After murdering Darius, Bessus entertained ambitions of becoming the emperor, and after reaching Bactria raised a large army to fight Alexander. By 329 B.C. Alexander had conquered the territories all the way to the Kabul River and also founded another Alexandria, which is now called Bagram. He then advanced into Bactria. Despite his ambition, Bessus fled to Sogdiana on hearing the news of the approaching Macedonian army. The Sogdianian chief surrendered him to Alexander in an opportunistic manner. Alexander first humiliated Bessus and then executed him claiming, in an obtuse way, that the execution was necessary to avenge the murder of Darius, who had been his arch foe and not a friend. The tribes of the region, notorious for their independent streak was already in open revolt and it took Alexander two years of hard campaigning to subdue them and establish a semblance of stability. At the end of this campaign, in 327 B.C. he married Roxanne a princess of Bactria.

Alexander’s Orientalism

By the time of his march against Bactria, Alexander was already habitually wearing Persian dress. Even so it is significant that his first wife was a princess of the conquered people of the orient and not one from the nobility of Macedonia or at least Greece as was the traditionally accepted norm for Macedonian kings. At this stage Alexander’s orientalism becomes undeniable.

In The History of Alexander written by the Roman historian Quintus Curtius Rufus, based on the Greek accounts of the time, Alexander is depicted explaining his concept of uniting Europe and Asia into one single kingdom. His vision is described as that of a lasting ‘imperium’ over Asia that would erase the distinction between the conqueror and the conquered.

The vision of a lasting imperium made the conquest of India a necessity in Alexander’s mind. The inevitability of having to conquer India to sustain the grandiose vision was based on the Hellenic concept of geography that proclaimed an ocean, the great sea, at the end of the world, which was not far beyond the River Indus. Upon reaching this great sea, the army could turn and sail back to Egypt and the Mediterranean. Therefore, Alexander believed that he was almost at the end of his quest for global conquest, with only India remaining to be subjugated.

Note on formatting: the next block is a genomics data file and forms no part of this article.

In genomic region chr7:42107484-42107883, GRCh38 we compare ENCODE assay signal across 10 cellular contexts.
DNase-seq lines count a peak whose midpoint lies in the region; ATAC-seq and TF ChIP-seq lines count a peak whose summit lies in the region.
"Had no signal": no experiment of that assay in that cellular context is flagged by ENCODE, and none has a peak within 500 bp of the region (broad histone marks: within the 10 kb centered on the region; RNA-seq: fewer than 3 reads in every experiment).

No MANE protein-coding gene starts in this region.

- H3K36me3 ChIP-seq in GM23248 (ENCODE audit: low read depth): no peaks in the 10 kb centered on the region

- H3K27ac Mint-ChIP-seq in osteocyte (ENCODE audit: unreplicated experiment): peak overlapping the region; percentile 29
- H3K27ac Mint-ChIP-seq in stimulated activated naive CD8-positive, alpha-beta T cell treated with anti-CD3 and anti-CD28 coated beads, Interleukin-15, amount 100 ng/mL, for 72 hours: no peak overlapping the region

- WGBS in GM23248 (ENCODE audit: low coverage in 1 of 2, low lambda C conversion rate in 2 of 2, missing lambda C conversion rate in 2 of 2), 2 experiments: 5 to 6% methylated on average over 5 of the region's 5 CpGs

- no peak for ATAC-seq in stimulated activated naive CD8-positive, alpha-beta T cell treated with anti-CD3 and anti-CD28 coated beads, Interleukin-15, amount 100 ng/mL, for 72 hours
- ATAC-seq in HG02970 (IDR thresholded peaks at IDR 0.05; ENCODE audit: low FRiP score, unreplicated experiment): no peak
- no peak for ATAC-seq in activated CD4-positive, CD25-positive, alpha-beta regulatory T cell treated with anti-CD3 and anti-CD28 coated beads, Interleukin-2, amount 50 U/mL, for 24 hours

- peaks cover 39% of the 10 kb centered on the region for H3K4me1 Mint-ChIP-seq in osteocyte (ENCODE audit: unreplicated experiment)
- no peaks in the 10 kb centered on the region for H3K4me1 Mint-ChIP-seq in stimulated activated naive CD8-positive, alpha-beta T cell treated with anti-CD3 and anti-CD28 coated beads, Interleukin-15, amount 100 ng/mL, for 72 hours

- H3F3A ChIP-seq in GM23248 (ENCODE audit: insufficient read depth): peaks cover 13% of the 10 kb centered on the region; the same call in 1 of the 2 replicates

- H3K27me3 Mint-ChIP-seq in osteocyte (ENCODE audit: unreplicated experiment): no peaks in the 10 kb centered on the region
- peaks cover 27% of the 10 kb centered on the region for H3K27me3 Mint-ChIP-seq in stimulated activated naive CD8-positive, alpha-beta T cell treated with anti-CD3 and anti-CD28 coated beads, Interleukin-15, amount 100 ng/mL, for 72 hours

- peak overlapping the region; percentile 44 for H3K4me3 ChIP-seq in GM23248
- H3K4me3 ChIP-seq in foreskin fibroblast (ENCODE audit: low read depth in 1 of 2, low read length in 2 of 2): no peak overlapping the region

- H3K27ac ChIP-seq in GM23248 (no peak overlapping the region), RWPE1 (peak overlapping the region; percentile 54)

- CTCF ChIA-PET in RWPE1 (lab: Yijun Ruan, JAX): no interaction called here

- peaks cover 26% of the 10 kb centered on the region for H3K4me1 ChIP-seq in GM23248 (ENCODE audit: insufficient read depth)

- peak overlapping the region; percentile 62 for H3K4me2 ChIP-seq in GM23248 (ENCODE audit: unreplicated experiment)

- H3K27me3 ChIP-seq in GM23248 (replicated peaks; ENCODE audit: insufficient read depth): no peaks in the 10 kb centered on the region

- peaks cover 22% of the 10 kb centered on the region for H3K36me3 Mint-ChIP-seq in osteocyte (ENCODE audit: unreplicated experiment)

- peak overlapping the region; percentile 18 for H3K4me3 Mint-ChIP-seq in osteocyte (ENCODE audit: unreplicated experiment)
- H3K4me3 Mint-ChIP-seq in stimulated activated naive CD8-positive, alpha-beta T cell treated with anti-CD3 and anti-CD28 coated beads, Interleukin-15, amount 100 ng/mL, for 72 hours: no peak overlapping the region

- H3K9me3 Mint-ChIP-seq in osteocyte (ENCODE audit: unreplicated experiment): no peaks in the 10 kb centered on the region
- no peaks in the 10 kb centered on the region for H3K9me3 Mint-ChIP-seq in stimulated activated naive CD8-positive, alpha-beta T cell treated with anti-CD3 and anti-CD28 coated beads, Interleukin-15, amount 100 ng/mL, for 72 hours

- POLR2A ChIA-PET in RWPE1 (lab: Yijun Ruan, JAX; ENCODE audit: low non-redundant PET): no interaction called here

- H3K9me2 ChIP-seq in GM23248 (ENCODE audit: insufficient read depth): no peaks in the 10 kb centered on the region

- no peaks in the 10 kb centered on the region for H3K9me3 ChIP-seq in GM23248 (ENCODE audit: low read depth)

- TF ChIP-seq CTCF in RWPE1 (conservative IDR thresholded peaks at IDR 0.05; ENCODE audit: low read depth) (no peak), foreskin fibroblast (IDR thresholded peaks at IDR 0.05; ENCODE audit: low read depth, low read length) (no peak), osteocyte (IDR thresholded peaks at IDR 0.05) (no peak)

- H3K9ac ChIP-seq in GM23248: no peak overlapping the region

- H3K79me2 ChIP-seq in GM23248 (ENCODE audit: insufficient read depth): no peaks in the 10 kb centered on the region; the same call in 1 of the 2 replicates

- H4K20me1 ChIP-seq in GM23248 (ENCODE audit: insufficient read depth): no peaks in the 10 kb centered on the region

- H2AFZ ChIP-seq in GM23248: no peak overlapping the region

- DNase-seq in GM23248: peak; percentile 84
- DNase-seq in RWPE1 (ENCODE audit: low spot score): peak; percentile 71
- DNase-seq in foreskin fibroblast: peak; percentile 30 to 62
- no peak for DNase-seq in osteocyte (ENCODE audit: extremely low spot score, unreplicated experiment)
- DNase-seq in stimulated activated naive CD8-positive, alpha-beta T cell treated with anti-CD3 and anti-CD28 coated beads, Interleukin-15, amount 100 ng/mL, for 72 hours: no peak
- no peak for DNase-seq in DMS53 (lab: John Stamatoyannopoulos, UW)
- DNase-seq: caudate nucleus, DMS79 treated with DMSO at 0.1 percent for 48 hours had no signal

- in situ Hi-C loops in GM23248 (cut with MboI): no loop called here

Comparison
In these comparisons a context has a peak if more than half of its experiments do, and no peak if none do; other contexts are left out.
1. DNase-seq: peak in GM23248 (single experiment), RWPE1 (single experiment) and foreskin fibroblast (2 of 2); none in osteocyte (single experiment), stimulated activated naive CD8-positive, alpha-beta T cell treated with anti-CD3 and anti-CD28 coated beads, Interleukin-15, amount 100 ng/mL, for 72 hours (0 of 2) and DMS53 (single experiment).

Accordingly the Macedonian army was split into two, with Alexander commanding one half and his generals Hephaestion and Perdiccas jointly commanding the other half. The generals took their army and marched through the Khyber Pass, reaching the banks of the River Indus in 327 B.C. at a place called Ohind in the Punjab. In Persian Panj is five and ab is river, therefore the land where the five rivers—Jhelum, Chenab, Ravi, Beas, and Sutlej running south to finally join the great River Indus—flowed was named the Punjab. Alexander took his part of the army along the Kabul River valley through the mountains north of the Khyber in a season of campaign and terrorism against the restive mountain tribes. This army marched through the modern Kunar and Swat valleys and arrived at Ohind in 326 B.C.

The Indian Interlude

While Alexander was camped in Sogdiana, Ambhi the Raja of Taxila had approached him, inviting the Macedonian to invade India to settle a personal rivalry that he had with his neighbour, King Porus. In return Ambhi accepted Alexander’s overlordship over his kingdom. This ready acceptance of Alexander as the overlord could be related to his defeat of Darius and therefore being the automatic and legitimate successor to the Achaemenians. It could also have been because of the fact that the Persian hold over the outlying regions of the empire had gradually become tenuous and in comparison, here was the victor of the struggle personally subduing the rebellions. The Indians had fought in the Persian army that had been defeated in the Battle of Gaugamela, which could have been the third factor in the ready acceptance of Alexander as the overlord. There is also a possibility that in the interim between the two battles in which Darius was defeated, Gandhara had become semi-independent and then declared full independence at the death of the Persian monarch. In all this speculation there is neither any indication of the common Gandhara people’s thinking process nor any information regarding what was considered to be their future. However, this is not strange or out of the ordinary considering the ruling ethos of the time.